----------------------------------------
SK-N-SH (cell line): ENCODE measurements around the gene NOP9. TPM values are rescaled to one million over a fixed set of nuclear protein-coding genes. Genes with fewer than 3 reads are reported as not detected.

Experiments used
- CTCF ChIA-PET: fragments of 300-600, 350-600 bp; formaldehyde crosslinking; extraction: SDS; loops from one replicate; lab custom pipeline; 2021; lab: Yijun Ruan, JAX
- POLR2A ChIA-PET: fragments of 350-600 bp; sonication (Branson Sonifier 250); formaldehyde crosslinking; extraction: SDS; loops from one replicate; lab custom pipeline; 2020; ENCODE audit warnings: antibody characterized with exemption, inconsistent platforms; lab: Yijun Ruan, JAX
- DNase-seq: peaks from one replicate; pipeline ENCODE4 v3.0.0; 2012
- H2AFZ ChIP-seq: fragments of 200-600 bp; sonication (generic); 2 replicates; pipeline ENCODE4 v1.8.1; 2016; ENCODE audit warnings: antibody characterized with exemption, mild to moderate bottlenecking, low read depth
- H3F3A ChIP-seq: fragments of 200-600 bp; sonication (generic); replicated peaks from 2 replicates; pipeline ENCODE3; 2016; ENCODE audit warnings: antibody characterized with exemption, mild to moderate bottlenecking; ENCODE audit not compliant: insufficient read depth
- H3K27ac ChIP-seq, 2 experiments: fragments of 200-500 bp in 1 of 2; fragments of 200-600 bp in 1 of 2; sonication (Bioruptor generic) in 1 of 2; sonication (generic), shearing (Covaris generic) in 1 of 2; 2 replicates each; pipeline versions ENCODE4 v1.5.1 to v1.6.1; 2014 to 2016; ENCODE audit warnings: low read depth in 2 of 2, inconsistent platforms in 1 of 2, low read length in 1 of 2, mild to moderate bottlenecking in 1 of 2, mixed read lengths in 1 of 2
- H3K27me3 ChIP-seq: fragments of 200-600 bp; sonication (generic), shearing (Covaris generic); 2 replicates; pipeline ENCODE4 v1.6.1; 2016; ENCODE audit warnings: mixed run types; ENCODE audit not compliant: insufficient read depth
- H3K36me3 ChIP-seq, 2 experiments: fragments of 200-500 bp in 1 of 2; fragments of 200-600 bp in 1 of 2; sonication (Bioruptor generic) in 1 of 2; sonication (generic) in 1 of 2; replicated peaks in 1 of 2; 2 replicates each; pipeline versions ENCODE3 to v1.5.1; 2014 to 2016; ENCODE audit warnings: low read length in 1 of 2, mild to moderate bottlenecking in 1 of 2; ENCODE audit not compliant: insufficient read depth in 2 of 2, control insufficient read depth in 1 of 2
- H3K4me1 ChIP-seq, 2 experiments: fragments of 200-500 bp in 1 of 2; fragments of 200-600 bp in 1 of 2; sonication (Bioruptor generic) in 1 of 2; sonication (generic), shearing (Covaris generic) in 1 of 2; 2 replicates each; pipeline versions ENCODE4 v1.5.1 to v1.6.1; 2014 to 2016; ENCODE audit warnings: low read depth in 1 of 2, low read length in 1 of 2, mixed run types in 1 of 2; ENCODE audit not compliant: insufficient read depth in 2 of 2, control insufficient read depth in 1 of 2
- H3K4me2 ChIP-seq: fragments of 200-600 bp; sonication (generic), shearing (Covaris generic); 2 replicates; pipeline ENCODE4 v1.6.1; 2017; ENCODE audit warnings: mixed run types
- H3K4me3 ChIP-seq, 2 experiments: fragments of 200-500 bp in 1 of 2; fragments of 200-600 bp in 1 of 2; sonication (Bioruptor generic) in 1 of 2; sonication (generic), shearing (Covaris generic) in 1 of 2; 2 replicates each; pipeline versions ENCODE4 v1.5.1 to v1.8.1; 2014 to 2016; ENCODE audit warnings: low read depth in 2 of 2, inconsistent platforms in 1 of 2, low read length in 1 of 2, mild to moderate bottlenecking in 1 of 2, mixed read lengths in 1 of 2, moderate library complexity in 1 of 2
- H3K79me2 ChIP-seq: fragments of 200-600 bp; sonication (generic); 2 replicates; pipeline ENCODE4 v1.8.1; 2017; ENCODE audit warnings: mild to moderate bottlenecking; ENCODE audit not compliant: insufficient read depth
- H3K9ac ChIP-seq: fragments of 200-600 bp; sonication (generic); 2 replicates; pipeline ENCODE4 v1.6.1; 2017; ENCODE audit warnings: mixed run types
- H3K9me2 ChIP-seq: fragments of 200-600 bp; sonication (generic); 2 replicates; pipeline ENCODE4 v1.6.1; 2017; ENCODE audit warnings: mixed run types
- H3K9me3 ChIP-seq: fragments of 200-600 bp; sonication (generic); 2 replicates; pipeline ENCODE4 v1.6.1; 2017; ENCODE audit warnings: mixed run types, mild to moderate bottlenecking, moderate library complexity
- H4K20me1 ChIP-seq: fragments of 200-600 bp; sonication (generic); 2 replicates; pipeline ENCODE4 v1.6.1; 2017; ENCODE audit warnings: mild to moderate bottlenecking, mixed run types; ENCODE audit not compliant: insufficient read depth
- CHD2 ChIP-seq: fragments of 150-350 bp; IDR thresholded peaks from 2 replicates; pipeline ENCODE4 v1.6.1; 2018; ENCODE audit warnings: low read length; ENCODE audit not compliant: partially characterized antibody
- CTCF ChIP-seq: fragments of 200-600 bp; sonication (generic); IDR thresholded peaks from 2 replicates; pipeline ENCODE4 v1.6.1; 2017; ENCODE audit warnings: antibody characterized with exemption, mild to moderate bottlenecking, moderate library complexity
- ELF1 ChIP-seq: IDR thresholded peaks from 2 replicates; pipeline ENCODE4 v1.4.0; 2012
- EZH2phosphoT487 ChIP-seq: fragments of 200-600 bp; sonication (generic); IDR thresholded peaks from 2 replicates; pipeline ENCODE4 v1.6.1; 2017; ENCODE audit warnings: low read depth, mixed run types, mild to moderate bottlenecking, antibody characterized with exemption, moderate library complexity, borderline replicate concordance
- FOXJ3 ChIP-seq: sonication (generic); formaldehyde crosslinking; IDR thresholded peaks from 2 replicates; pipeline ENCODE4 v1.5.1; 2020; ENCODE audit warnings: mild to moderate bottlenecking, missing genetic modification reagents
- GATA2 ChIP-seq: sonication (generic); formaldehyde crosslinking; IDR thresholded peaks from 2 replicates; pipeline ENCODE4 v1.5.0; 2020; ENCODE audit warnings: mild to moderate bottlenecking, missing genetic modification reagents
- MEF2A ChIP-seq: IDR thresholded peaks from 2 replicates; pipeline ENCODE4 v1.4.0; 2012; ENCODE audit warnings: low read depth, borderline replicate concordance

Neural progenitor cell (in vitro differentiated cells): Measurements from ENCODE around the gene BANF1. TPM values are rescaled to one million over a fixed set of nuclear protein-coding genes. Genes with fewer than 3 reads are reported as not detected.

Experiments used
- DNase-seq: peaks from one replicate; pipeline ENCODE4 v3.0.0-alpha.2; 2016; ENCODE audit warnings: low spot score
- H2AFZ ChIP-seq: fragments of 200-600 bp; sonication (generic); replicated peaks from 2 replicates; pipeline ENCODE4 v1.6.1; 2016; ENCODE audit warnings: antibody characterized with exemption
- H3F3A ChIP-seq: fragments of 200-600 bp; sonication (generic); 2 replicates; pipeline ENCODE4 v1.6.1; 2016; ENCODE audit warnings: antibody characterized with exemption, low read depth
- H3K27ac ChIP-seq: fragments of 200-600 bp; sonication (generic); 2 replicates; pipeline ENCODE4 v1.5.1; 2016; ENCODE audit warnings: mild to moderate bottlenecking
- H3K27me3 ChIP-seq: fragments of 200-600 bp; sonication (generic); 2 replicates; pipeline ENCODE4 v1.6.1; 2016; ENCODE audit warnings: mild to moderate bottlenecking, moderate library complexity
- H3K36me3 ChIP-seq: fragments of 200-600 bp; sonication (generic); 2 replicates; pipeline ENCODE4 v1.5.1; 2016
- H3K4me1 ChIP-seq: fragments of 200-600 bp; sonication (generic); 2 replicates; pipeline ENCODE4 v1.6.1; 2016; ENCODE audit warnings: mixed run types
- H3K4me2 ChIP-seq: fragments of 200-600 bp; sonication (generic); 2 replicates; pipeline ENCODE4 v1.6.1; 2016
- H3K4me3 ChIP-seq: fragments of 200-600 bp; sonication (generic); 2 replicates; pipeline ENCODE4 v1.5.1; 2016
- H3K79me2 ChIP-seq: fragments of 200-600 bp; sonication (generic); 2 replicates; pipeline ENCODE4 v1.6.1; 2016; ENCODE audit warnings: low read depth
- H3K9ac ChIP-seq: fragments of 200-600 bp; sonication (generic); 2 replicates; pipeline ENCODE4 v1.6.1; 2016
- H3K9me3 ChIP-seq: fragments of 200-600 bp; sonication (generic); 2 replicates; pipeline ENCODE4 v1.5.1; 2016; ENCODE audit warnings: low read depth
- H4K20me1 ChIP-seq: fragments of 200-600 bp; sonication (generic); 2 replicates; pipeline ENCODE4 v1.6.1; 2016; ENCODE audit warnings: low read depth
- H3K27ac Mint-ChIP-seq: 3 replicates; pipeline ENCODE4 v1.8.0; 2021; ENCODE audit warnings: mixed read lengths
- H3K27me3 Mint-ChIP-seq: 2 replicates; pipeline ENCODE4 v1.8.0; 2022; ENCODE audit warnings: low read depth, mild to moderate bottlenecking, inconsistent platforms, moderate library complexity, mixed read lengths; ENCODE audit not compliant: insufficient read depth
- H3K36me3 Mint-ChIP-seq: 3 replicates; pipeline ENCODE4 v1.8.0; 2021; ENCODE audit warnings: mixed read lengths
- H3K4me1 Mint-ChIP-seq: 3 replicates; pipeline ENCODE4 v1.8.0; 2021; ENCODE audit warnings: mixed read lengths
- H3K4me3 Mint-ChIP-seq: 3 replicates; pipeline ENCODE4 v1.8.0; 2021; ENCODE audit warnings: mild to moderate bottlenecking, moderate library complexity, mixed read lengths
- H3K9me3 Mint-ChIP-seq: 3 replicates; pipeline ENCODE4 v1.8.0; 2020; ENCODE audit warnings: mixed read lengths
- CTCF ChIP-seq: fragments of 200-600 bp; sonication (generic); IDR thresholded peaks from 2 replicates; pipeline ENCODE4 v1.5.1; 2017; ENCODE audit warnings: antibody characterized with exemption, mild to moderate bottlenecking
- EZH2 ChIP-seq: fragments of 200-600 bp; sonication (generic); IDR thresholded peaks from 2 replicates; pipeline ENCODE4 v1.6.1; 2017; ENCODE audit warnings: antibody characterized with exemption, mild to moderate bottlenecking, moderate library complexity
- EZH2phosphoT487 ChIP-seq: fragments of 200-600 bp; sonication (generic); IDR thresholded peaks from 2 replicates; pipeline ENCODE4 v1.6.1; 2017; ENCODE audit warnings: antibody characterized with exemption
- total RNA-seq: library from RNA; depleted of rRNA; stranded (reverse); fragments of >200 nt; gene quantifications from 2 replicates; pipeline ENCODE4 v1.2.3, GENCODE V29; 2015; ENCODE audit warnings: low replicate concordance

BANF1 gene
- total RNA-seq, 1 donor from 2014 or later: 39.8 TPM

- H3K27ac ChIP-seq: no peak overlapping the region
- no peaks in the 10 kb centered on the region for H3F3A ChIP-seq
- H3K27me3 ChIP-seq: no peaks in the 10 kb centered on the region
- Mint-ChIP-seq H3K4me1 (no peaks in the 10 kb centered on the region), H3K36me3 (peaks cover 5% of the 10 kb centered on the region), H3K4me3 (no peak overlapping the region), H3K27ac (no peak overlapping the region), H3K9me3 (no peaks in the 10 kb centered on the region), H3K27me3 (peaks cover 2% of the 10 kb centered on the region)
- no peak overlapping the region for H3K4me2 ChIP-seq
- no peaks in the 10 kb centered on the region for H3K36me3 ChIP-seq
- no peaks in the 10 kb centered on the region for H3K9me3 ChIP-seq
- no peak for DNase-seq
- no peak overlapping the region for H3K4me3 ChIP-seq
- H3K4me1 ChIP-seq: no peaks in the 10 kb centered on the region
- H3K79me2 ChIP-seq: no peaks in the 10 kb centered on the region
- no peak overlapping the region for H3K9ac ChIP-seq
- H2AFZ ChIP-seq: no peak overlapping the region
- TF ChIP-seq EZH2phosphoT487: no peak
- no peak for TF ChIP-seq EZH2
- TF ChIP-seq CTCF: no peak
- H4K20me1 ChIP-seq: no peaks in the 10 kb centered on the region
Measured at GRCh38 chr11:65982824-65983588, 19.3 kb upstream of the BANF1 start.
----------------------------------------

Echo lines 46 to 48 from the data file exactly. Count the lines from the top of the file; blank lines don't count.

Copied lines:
- H3K9me3 Mint-ChIP-seq: 3 replicates; pipeline ENCODE4 v1.8.0; 2020; ENCODE audit warnings: mixed read lengths
- CTCF ChIP-seq: fragments of 200-600 bp; sonication (generic); IDR thresholded peaks from 2 replicates; pipeline ENCODE4 v1.5.1; 2017; ENCODE audit warnings: antibody characterized with exemption, mild to moderate bottlenecking
- EZH2 ChIP-seq: fragments of 200-600 bp; sonication (generic); IDR thresholded peaks from 2 replicates; pipeline ENCODE4 v1.6.1; 2017; ENCODE audit warnings: antibody characterized with exemption, mild to moderate bottlenecking, moderate library complexity